Blue skies for senior living
Having a room with a view is healthy, and one company’s view has just gotten a lot more realistic.
The Sky Factory, Fairfield, Iowa, is known for its backlit image panels that mimic windows, providing the illusion of the sky and scenery for interior spaces. Now the company is launching a series of moving digital images in full 4K cinematography.
The first offerings, showcased at this month’s annual American Health Care Association/National Center for Assisted Living conference in Nashville, Tennessee, include a virtual aquarium, sky views that include moving clouds and trees that sway in the breeze, and landscapes that include crashing waves, waterfalls, sunrises and sunsets. The video scenes, photographed with advanced digital cinema cameras, last for hours without repeating and incorporate sound, if desired.
Next, the company plans to launch circadian adaptive lighting in its panels, allowing the viewer to experience day and night.
Biophilia, or the study of how humans connect with the nature around them, holds that natural environments improve people’s well-being mentally and physically. Biophilic interior design has shown that scenery and natural elements like animals and birds have a positive effect on the human psyche, even if they are illusions—much like the way a greenhouse imitates a tropical environment or an aquarium imitates an ocean reef.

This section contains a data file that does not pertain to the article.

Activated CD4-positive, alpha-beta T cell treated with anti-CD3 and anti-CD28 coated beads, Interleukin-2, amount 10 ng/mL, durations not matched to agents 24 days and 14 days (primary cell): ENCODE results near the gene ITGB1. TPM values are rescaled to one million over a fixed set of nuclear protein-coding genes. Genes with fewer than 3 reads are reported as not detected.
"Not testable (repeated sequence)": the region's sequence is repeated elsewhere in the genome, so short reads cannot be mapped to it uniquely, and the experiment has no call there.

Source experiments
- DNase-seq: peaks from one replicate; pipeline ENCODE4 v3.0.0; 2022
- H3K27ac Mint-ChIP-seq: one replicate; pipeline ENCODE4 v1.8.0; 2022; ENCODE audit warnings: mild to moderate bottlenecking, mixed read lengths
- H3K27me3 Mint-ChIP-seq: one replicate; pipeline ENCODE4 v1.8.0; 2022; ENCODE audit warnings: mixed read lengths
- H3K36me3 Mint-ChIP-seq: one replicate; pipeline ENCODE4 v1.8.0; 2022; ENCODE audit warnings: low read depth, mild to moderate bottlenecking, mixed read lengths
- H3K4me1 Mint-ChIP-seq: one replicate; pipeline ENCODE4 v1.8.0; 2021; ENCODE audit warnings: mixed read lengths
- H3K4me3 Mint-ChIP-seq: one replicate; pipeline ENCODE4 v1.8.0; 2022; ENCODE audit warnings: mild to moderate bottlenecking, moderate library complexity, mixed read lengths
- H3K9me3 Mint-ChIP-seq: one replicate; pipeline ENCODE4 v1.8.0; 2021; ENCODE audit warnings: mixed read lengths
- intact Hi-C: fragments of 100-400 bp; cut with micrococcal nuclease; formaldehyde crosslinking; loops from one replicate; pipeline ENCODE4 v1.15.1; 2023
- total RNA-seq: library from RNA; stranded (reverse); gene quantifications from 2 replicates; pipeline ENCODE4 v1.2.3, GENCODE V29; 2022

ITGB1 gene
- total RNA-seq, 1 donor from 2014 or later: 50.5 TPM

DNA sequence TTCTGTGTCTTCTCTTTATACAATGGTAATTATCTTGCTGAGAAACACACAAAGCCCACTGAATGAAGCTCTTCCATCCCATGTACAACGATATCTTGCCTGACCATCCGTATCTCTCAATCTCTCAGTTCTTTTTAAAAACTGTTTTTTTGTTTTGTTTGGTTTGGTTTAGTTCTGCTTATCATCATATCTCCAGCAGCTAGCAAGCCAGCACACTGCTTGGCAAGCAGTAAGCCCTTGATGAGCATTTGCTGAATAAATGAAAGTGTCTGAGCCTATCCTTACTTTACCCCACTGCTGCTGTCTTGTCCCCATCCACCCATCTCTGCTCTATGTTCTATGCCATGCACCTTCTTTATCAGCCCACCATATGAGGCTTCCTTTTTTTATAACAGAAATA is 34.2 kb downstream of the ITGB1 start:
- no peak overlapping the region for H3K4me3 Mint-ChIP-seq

“We’re already starting to apply the moving scenery to the rehabilitation setting,” said Cynthia Higgins, director of business development for The Sky Factory. Now, residents can feel like they’re wandering through a lush woodland or combing the beach while they’re doing their physical therapy on the treadmill or exercise bike. “It improves compliance and reduces stress.”
Pamela Tabar was editor-in-chief of I Advance Senior Care from 2013-2018. She has worked as a writer and editor for healthcare business media since 1998, including as News Editor of Healthcare Informatics. She has a master’s degree in journalism from Kent State University and a master’s degree in English from the University of York, England.